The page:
In WW2 the Germany had a chance to win?

Discussions on alternate history, including events up to 20 years before today. Hosted by Terry Duncan.
Gwynn Compton
Posts: 2840
Joined: 10 Mar 2002 22:46
Location: United Kingdom

Post by Gwynn Compton » 01 Aug 2002 11:26

Hitler didn't seem to get too upset about the abandonment of Kharkov in early 1943 when it ultimately resulted in the successful recapture.
If I recall correctly, hadn't Hitler begun less involved in Command during this time, following the fall of Stalingrad? I'm not sure on this one though, but I do know that the 1943 offensive was the first time in a long time that the General's had been able to do some serious planning without Hitler messing around with it till near the end.



Panzer general
Posts: 32
Joined: 29 May 2002 22:28
Location: The Netherlands

Post by Panzer general » 01 Aug 2002 12:03

Gwynn Compton wrote:Most notably of these was Stalingrad. Paulus, having failed to disobey Hitler's orders, failing to take the gamble of breaking out early enough in the encirclement while there was still a chance, is a direct result of Hitler's own belief in his infallibility. Something which Paulus also believed in.
I think this is a good example of giving Hitler the blame of everything!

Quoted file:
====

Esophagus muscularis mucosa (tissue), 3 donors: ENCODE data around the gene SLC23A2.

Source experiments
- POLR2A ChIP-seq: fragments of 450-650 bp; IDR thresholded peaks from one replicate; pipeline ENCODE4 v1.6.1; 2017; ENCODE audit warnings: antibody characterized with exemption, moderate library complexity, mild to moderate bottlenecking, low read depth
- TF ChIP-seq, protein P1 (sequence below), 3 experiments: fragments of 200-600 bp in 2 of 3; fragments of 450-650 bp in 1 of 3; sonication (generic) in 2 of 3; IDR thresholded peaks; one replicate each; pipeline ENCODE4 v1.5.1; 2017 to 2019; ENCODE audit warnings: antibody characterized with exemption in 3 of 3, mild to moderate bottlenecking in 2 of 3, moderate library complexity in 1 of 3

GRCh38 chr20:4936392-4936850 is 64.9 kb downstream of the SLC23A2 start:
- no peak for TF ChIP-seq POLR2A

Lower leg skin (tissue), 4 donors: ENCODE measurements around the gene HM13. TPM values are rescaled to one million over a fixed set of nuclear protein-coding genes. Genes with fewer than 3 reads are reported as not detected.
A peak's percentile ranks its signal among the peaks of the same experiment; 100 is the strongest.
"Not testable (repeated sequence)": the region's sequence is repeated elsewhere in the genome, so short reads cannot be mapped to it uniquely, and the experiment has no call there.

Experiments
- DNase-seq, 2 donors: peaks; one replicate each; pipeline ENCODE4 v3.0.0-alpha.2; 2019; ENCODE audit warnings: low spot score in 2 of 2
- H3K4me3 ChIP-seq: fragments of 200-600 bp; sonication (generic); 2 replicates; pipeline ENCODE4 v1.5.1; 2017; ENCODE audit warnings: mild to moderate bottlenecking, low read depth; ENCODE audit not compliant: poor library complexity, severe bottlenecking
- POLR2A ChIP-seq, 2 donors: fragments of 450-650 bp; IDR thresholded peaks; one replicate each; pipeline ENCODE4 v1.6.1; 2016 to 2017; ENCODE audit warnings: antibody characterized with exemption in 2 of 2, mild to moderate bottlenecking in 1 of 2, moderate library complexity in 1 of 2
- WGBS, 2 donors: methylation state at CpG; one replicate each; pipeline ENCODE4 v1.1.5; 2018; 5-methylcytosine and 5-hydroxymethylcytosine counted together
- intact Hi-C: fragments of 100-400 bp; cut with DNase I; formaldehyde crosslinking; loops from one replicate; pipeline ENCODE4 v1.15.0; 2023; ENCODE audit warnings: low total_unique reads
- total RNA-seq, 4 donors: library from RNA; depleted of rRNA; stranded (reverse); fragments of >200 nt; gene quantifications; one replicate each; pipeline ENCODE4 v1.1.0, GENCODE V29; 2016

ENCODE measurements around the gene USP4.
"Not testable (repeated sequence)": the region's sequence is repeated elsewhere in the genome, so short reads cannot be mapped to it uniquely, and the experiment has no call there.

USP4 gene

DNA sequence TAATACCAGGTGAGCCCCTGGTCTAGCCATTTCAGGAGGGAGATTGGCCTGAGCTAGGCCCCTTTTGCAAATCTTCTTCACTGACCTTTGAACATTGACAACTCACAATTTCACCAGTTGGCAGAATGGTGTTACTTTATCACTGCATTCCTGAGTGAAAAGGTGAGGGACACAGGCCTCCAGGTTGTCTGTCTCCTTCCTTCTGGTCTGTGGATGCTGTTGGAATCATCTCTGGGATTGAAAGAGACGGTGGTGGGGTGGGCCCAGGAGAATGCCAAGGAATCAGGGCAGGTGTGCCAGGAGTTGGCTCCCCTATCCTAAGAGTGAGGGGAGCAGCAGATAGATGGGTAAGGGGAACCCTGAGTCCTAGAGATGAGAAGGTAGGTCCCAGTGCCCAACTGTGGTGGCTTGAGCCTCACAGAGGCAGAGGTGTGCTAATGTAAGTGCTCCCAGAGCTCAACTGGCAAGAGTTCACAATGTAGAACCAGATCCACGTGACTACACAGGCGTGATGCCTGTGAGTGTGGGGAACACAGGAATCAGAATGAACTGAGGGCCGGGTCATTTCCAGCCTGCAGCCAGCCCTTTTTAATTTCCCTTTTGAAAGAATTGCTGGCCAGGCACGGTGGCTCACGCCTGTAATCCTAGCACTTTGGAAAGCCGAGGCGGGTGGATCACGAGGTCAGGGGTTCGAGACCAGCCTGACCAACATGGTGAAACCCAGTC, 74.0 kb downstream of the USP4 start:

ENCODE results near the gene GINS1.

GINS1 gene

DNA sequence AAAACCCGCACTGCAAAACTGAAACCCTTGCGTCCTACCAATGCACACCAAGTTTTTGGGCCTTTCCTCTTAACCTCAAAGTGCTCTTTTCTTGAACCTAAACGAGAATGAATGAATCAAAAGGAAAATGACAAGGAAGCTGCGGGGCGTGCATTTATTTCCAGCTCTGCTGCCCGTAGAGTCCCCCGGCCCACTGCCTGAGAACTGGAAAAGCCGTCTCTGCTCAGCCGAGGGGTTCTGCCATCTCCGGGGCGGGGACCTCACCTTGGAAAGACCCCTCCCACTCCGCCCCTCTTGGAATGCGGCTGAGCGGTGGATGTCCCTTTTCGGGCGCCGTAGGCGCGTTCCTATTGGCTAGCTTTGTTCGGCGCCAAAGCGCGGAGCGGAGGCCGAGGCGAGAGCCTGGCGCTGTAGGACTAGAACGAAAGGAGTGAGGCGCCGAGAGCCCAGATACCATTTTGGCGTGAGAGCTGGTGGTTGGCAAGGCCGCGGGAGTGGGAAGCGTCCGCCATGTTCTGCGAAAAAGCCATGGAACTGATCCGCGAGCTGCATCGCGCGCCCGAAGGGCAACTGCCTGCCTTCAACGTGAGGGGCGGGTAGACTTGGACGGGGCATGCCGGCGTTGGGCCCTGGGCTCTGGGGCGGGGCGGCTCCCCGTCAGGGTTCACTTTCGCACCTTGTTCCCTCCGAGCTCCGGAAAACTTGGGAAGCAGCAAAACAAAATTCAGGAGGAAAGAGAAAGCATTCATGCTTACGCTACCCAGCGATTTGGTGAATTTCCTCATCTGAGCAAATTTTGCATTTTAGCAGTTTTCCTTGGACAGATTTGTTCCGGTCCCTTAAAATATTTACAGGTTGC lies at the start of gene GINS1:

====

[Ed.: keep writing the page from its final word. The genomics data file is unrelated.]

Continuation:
Some facts about Stalingrad. Paulus had no intention to leave the city at all! Why should u think?

Because in his opinion a retreat would result in heavy loses of his infantry and a collapse of the southern front! Guderian had a plan to make an escape of the sixth Army possible. This plan was drive with a division form the south-west to Stalingrad and that Paulus would drive towards this division. But Paulus refused.

Hitler agree with the concept of the plan but he wanted to hear form Paulus if this was possible for his Army to manage. Paulus told Hitler that this plan was no option because he had not enough fuel to do it. But in fact he had enough fuel to drive 35 Km. So Hitler, who had not the correct facts from Paulus Army, decided that the sixth Army must stay at all costs.


Panzer General

Posts: 231
Joined: 27 Mar 2002 04:25
Location: California USA

Post by b_c_ries » 02 Aug 2002 00:38

Hitler gave the order to hold Kharkov at all costs SS Obergruppenfuher "papa" Hauser directly disobeyed this order. Hitler got used to it because as events unfolded it became apparant that Hauser was correct. Hitlers orders were often disobeyed and if events proved the General right Hitler got over it. I still think that Hitlers order to up-gun the panzer-mk 111's to L-60 50mm gun after the fall of France was obeyed Moscow would have fallen in 1941.